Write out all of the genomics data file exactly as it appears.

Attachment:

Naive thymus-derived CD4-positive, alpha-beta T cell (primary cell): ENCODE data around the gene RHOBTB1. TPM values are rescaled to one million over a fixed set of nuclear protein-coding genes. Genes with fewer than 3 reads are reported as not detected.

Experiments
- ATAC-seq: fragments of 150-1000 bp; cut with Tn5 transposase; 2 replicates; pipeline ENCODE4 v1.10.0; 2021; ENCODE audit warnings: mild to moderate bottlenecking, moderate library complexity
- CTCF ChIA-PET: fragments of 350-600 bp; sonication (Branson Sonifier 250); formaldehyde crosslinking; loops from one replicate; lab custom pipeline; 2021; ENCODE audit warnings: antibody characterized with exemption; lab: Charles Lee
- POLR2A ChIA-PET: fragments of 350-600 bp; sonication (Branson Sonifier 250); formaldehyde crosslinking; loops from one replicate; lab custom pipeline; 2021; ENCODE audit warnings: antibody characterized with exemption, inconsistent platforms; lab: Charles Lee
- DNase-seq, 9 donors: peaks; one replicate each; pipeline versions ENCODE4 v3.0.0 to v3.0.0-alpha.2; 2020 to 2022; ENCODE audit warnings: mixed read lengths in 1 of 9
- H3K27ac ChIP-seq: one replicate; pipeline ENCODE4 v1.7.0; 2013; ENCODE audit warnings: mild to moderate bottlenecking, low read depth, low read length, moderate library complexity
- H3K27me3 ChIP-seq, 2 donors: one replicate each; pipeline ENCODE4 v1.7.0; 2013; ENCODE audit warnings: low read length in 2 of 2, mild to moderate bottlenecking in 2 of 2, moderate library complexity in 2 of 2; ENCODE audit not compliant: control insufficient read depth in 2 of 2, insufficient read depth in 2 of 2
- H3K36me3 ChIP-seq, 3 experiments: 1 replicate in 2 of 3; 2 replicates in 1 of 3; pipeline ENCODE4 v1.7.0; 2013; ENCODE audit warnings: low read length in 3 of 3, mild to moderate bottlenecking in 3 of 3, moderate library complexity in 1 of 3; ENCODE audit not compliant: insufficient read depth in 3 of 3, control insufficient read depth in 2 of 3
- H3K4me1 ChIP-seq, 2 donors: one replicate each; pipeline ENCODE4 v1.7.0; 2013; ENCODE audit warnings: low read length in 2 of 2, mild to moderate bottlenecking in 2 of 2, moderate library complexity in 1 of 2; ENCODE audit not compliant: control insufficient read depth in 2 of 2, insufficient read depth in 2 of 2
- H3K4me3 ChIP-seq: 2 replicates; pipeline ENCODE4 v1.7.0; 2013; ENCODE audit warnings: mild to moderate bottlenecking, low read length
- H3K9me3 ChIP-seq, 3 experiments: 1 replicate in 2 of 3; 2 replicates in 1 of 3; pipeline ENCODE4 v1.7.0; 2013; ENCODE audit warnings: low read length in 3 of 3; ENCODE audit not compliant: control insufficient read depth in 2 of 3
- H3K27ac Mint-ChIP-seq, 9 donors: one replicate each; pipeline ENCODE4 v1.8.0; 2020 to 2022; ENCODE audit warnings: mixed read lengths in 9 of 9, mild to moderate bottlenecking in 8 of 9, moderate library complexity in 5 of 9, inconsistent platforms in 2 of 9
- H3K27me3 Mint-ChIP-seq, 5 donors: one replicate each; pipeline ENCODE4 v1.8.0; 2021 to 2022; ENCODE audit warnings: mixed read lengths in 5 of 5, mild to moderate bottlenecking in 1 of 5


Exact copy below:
Naive thymus-derived CD4-positive, alpha-beta T cell (primary cell): ENCODE data around the gene RHOBTB1. TPM values are rescaled to one million over a fixed set of nuclear protein-coding genes. Genes with fewer than 3 reads are reported as not detected.

Experiments
- ATAC-seq: fragments of 150-1000 bp; cut with Tn5 transposase; 2 replicates; pipeline ENCODE4 v1.10.0; 2021; ENCODE audit warnings: mild to moderate bottlenecking, moderate library complexity
- CTCF ChIA-PET: fragments of 350-600 bp; sonication (Branson Sonifier 250); formaldehyde crosslinking; loops from one replicate; lab custom pipeline; 2021; ENCODE audit warnings: antibody characterized with exemption; lab: Charles Lee
- POLR2A ChIA-PET: fragments of 350-600 bp; sonication (Branson Sonifier 250); formaldehyde crosslinking; loops from one replicate; lab custom pipeline; 2021; ENCODE audit warnings: antibody characterized with exemption, inconsistent platforms; lab: Charles Lee
- DNase-seq, 9 donors: peaks; one replicate each; pipeline versions ENCODE4 v3.0.0 to v3.0.0-alpha.2; 2020 to 2022; ENCODE audit warnings: mixed read lengths in 1 of 9
- H3K27ac ChIP-seq: one replicate; pipeline ENCODE4 v1.7.0; 2013; ENCODE audit warnings: mild to moderate bottlenecking, low read depth, low read length, moderate library complexity
- H3K27me3 ChIP-seq, 2 donors: one replicate each; pipeline ENCODE4 v1.7.0; 2013; ENCODE audit warnings: low read length in 2 of 2, mild to moderate bottlenecking in 2 of 2, moderate library complexity in 2 of 2; ENCODE audit not compliant: control insufficient read depth in 2 of 2, insufficient read depth in 2 of 2
- H3K36me3 ChIP-seq, 3 experiments: 1 replicate in 2 of 3; 2 replicates in 1 of 3; pipeline ENCODE4 v1.7.0; 2013; ENCODE audit warnings: low read length in 3 of 3, mild to moderate bottlenecking in 3 of 3, moderate library complexity in 1 of 3; ENCODE audit not compliant: insufficient read depth in 3 of 3, control insufficient read depth in 2 of 3
- H3K4me1 ChIP-seq, 2 donors: one replicate each; pipeline ENCODE4 v1.7.0; 2013; ENCODE audit warnings: low read length in 2 of 2, mild to moderate bottlenecking in 2 of 2, moderate library complexity in 1 of 2; ENCODE audit not compliant: control insufficient read depth in 2 of 2, insufficient read depth in 2 of 2
- H3K4me3 ChIP-seq: 2 replicates; pipeline ENCODE4 v1.7.0; 2013; ENCODE audit warnings: mild to moderate bottlenecking, low read length
- H3K9me3 ChIP-seq, 3 experiments: 1 replicate in 2 of 3; 2 replicates in 1 of 3; pipeline ENCODE4 v1.7.0; 2013; ENCODE audit warnings: low read length in 3 of 3; ENCODE audit not compliant: control insufficient read depth in 2 of 3
- H3K27ac Mint-ChIP-seq, 9 donors: one replicate each; pipeline ENCODE4 v1.8.0; 2020 to 2022; ENCODE audit warnings: mixed read lengths in 9 of 9, mild to moderate bottlenecking in 8 of 9, moderate library complexity in 5 of 9, inconsistent platforms in 2 of 9
- H3K27me3 Mint-ChIP-seq, 5 donors: one replicate each; pipeline ENCODE4 v1.8.0; 2021 to 2022; ENCODE audit warnings: mixed read lengths in 5 of 5, mild to moderate bottlenecking in 1 of 5